August 26, 2020

Dahomey – Kingdom ruled and founded by Africans

From 1625 to 1900, 12 kings succeeded one another at the head of the powerful Kingdom of Abomey. With the exception of King Akaba, who had his own separate enclosure, they all had their palaces built within the same cob-wall area, in keeping with previous palaces as regards the use of space and materials. The royal palaces of Abomey are a unique reminder of this vanished kingdom.

Brief synthesis

The Royal Palaces of Abomey are the major material testimony to the Kingdom of Dahomey which developed from the mid-17th century in accordance with the precept enunciated by its founder, Wegbaja, “that the kingdom shall always be made greater”. Under the twelve kings who succeeded from 1625 to 1900, the kingdom established itself as one of the most powerful of the western coast of Africa. The site of the Royal Palaces of Abomey covers an area of 47 ha, and consists of a set of ten palaces, some of which are built next to each other and others which are superimposed, according to the succession to the throne. These palaces obey the principles relating to the culture Aja-Fon, and constitute not only the decision-making centre of the kingdom, but also the centre for the development of craft techniques, and storage for the treasures of the kingdom. The site consists of two parts since the palace of King Akaba is separated from that of his father Wegbaja by one of the main roads of the city and some residential areas. These two areas are enclosed by partially preserved cob walls. The palaces have organizational constants because each is surrounded by walls and built around three courtyards (outer, inner, private). The use of traditional materials and polychrome bas-reliefs are important architectural features. Today, the palaces are no longer inhabited, but those of King Ghézo and King Glélé house the Historical Museum of Abomey, which illustrates the history of the kingdom and its symbolism through a desire for independence, resistance and fight against colonial occupation.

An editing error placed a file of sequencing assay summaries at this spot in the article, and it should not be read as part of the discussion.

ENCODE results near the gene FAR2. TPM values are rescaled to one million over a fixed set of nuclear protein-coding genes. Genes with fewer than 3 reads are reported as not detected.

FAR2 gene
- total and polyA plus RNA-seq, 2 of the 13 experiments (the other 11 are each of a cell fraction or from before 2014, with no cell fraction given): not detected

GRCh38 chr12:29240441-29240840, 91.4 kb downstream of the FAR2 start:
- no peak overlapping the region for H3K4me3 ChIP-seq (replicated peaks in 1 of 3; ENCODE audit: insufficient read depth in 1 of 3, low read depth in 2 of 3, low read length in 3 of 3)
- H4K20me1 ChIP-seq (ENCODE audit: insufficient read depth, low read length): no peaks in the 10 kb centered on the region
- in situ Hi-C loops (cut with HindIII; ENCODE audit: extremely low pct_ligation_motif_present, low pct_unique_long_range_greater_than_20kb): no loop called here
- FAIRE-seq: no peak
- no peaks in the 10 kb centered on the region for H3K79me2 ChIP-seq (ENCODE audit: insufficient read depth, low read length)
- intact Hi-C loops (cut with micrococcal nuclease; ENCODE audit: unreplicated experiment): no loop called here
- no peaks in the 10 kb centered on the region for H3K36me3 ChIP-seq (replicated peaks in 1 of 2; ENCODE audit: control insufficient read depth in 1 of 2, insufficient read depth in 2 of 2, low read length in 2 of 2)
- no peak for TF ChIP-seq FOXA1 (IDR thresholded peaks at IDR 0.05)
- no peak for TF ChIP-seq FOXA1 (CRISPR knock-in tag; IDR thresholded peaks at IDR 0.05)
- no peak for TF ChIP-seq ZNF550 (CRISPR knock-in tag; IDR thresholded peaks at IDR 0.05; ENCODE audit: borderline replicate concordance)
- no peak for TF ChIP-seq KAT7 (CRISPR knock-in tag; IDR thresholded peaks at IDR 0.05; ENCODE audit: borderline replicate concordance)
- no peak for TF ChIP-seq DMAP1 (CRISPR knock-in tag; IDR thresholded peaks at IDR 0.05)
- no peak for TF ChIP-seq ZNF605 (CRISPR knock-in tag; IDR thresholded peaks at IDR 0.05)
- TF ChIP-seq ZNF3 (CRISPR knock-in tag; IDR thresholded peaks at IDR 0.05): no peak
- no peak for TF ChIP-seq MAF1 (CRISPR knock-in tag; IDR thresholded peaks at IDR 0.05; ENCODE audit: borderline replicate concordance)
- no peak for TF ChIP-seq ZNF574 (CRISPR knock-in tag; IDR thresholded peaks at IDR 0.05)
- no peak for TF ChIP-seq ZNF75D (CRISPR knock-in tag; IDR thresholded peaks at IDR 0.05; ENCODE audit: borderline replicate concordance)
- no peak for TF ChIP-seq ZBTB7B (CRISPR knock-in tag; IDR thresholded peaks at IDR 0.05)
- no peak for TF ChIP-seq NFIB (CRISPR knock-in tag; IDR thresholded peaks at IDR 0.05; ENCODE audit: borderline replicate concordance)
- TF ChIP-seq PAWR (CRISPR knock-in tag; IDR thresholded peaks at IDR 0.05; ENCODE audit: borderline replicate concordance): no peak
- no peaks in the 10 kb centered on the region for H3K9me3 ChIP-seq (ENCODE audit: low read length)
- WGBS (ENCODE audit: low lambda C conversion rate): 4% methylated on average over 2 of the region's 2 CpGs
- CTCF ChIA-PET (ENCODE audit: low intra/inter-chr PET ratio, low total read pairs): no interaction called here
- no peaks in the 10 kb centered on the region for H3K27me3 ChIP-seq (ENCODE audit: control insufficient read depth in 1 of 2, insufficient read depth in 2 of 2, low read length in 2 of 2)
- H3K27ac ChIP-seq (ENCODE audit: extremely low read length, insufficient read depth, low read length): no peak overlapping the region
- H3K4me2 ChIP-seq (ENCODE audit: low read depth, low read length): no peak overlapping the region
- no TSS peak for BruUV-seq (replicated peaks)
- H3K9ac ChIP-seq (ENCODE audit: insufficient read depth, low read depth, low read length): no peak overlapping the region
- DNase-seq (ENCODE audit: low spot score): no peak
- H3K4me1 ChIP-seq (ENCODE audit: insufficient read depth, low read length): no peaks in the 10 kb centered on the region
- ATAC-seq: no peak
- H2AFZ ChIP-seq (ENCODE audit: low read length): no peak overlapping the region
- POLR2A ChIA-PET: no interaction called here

Criterion (iii): The Royal Palaces of Abomey are a group of monuments of great historical and cultural value because of the conditions that led to their erection and the events they have witnessed. They are the living expression of a culture and an organized power, testimony to the glorious past of the kings who ruled the Kingdom of Dahomey from 1620 to 1900.

Criterion (iv): Organised as a series of courtyards of increasing importance, the access to each being provided by portals built astride the walls of the main enclosure, the Royal Palaces of Abomey are a unique architectural ensemble. These complex fortified structures illustrate the ingenuity developed by the royal power, from the mid-17th century, to comply with the precept laid down by the founder of the kingdom Wegbaja “that the kingdom shall always be made greater”.


An inventory drawn up in 1995 with support from the World Heritage Centre identified and mapped 184 components. Similarly, the dimensions of the property were rectified from 44 to 47 ha, and its boundaries protected by a clearly defined buffer zone. Today, more than half of these components have been restored in accordance with accepted conservation standards and with the support of UNESCO and some partners of the State of Benin, including the royal families.


The authenticity of the site is based on the continuous functionality of the palaces.  The more-or-less regular celebration of traditional ceremonies and the organization of rehabilitation work on the buildings for special events, respecting traditional know-how, strengthen the authenticity of the site.  Furthermore, certain elements such as the Djexo (hut that houses the spirit of the king), Adoxo (tomb of the king) and other sacred places have always been given particular attention with regard to the respect of traditional materials. Laterite, water, wood, straw and traditional building techniques remain references for any intervention that should enable good transmission of this heritage to future generations. All in all, many initiatives have been taken in a dynamic perspective and with the logic of continuity of the tradition.


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